Newsletter Article for the January edition of The Hillside Messenger
“Epiphany and Renewal”
The Festival of the Epiphany on January 6th, is the twelfth day of Christmas, and the official end of Christmastide. The Festival of the Epiphany celebrates the revelation of the Lord Jesus Christ to the world, and its earliest celebration in Egypt in the late second century focussed on the commemoration of the Lord’s manifestation at his Baptism. The season of Epiphany is also associated with the visit of the Magi to the infant Jesus in Bethlehem, as recorded in Matthew 2:1-12, and this was the main emphasis of the Western Church in observing this Festival, an emphasis which is utilized in the Prayer Book Collect for the Epiphany:
“O God, who by the leading of a star didst manifest thy only-begotten Son to the Gentiles; Mercifully grant that we, who know thee now by faith, may after this life have the fruition of thy glorious Godhead; through the same thy Son Jesus Christ our Lord. Amen.”
(p. 107, Book of Common Prayer, 1928)
In this Collect there is a parallel between the way in which the Magi received the revelation of the birth of the Lord Jesus Christ, and the journey of the Church through this life by faith to the point after this life when it shall experience the fullness of God.
Just as the wise men, or Magi, were determined to visit the infant King of the Jews (Matthew 2:2) in order to offer him worship, and the gifts that hey had brought, so as followers of the Lord Jesus Christ, we must seek the presence of the Lord and make him the goal of our spiritual journey. In Psalm 27 we find this significant verse:
One thing have I desired of the LORD,that I will seek after; that I may dwell in the house of the LORD all the days of my life, to behold the beauty of the LORD, and to enquire in his temple.
(Ps. 27:4, KJV)
This verse expresses the Psalmist’s goal of living in the house, or temple, of the Lord, a symbol of living in God’s presence and seeing the beauty of the Lord. A little further on in the same psalm, this purpose is expressed again, in these words:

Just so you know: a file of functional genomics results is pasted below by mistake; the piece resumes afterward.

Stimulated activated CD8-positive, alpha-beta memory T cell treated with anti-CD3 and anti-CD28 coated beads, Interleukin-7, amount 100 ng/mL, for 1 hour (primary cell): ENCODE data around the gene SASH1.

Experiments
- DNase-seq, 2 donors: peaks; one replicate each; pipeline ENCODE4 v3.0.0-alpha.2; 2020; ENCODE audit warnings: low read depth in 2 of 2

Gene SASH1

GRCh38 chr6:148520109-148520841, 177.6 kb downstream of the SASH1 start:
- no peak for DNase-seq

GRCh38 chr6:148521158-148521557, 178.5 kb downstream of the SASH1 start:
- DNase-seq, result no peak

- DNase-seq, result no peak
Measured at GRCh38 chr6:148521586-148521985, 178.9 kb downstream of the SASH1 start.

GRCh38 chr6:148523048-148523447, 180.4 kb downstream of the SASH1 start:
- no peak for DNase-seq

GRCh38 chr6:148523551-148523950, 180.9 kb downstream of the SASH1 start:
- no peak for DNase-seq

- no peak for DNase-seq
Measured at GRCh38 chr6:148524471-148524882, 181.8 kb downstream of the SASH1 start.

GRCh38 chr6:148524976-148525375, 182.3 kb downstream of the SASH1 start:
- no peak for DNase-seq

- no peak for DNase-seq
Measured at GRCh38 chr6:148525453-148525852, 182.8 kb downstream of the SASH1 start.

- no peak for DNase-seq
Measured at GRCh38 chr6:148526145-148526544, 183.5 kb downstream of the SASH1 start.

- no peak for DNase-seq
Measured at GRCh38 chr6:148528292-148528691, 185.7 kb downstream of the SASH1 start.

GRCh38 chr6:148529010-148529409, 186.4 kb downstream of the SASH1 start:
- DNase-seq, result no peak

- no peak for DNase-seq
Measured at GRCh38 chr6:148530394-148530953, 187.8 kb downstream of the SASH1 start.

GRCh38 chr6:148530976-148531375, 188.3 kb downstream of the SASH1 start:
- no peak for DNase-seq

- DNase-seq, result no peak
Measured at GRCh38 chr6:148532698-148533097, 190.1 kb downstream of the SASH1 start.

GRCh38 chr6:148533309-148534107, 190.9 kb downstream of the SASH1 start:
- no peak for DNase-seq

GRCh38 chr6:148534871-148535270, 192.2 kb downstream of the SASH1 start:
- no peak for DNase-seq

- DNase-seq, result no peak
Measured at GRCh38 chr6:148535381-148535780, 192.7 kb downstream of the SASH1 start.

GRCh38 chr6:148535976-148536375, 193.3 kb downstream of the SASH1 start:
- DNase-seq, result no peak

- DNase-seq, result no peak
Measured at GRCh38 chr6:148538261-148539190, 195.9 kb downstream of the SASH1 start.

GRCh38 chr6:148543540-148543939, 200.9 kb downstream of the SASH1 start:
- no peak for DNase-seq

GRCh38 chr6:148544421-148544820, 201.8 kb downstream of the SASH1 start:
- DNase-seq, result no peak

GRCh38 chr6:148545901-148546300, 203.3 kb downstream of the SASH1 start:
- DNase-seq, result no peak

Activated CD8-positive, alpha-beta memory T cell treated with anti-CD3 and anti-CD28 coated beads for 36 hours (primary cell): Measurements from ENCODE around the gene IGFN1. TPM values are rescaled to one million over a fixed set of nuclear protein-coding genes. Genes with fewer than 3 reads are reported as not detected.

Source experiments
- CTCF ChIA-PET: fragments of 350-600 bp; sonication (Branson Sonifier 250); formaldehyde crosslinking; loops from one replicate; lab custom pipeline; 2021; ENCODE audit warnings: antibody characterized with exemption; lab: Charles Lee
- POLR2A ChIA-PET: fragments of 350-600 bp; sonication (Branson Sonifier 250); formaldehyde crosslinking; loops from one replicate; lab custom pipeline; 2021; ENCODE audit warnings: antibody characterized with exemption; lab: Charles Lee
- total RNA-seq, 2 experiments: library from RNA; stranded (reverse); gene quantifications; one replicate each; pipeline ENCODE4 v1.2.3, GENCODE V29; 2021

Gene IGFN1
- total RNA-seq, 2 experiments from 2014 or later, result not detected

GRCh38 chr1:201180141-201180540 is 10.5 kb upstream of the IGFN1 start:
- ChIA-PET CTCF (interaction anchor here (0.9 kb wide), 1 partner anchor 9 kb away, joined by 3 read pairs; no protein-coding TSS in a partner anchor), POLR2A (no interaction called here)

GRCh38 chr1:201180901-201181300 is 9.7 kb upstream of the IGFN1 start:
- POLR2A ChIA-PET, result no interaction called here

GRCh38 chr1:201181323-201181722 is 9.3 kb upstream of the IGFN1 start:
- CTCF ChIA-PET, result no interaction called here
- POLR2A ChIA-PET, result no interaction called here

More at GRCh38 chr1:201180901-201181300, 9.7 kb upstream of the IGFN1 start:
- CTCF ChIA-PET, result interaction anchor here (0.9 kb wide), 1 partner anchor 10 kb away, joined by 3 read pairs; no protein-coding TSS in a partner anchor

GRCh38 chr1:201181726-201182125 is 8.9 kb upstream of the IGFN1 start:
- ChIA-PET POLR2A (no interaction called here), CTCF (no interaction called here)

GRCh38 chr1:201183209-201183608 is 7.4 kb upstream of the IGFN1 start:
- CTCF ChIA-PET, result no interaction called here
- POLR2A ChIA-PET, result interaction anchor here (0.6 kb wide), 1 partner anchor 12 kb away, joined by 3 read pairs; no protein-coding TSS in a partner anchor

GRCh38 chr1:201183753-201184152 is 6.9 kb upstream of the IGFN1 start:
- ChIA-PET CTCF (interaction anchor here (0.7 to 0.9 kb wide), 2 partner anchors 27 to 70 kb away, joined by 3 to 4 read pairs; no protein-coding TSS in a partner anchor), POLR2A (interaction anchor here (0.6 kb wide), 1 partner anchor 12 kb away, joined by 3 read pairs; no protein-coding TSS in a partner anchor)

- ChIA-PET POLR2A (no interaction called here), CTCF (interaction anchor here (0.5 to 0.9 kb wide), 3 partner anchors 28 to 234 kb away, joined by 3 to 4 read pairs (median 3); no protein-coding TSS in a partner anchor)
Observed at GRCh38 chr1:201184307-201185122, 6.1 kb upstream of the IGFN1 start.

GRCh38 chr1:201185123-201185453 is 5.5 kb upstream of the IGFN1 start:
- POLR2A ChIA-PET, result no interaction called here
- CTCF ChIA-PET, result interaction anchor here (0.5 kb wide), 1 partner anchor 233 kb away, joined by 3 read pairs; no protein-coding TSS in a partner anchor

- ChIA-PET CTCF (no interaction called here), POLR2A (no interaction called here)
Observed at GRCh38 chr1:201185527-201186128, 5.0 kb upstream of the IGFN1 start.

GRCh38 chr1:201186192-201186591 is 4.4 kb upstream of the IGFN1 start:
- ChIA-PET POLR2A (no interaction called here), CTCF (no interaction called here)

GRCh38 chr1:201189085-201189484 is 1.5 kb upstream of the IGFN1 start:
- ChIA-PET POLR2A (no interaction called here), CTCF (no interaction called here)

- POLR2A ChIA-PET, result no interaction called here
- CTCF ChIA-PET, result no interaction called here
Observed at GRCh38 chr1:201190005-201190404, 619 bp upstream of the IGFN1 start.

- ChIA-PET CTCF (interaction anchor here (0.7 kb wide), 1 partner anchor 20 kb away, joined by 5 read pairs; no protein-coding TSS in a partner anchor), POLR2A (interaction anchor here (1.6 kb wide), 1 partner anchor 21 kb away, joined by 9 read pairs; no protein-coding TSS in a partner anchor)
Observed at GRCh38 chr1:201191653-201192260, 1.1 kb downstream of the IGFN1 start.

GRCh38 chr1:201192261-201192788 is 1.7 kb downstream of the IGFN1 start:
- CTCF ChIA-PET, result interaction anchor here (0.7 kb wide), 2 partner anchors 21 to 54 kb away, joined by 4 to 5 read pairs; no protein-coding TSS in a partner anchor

When thou saidst, Seek ye my face; my heart said unto thee, Thy face, LORD, will I seek.
(Ps. 27:8, KJV)
It is this fixed resolve to live in the presence of the Lord that we must have in our lives. Without this resolve, our spiritual journey can suffer thousands of distractions, and the growth of the word of God in our lives can be choked by many thorns and weeds.
What we have been given as the record and testimony of Christ’s epiphany to mankind is the Bible, the word of God. To this word we must come daily and look into it to see the face of the Lord Jesus Christ, and know more of his divine character. St. James, in his Epistle, contrasts the hearer of the word to the doer, using the image of a mirror (James 1:22-25). The one who only hears God’s word and does not obey it, is like a person who looks at himself in a mirror, goes away and forgets what kind of a person he was. But the one who looks into God’s perfect law of liberty and continues in it, not forgetting it, but obeying it, will be blessed in all that he does. Two things are important here: the transformation of one’s life by a daily study of God’s word that results in obedience to him, and daily prayer that strengthens one’s relationship with the Lord. St. Paul describes such transformation in this way:
But we all with unveiled face, beholding as in a mirror the glory of the Lord, are being transformed into the same image from glory to glory, just as by the Spirit of the Lord.
(2 Corinthians 3:18, NKJV)
The epiphany of the Lord Jesus Christ has this as its final goal: the transformation of the faithful people of God, so that they reflect the divine love and character of Christ completely, for it is in the Lord Jesus Christ that the glory of God is fully reflected and known (2 Corinthians 4:6). The Lord Jesus’ spiritual gifts of the ministries of apostles, prophets, evangelists, pastors and teachers, were to equip the saints for the work of ministry, to edify the body of Christ and to bring all the faithful to the unity of faith and of knowledge of the Son of God, to maturity and to the full stature of Christ (Ephesians 4;11-13).
The nearer we approach this goal in our earthly lives, the more the presence and character of the Lord Jesus Christ will be evident in our lives. It is the grace and power of the Holy Spirit at work in our lives to make the presence of the Lord Jesus Christ real in our lives for us and for those to whom we reach out in love with the Gospel. In the third stanza of Hymn 463 of the 1940 Hymnal of The Episcopal Church, the Rev. Charles Wesley penned these words:
Jesus, confirm my heart’s desire
To work, and speak, and think for thee;
Still let me guard the holy fire
And still stir up the gift in me.
It is not a prayer that any of us Christians may have the exclusive right to work, speak or think on behalf of the Lord Jesus Christ, but simply a prayer that our work, our words, and our thoughts represent the Lord Jesus Christ effectively and sincerely. The “holy fire” is the grace and power of the Holy Spirit poured out on the Church, whose Gospel we must guard by accurately preaching, teaching, and sharing the truth of God’s word, and by practicing it in our lives. Let us all be so stirred by the Holy Spirit through His word and through prayer, that the character of Christ may be revealed truly and effectively in our lives.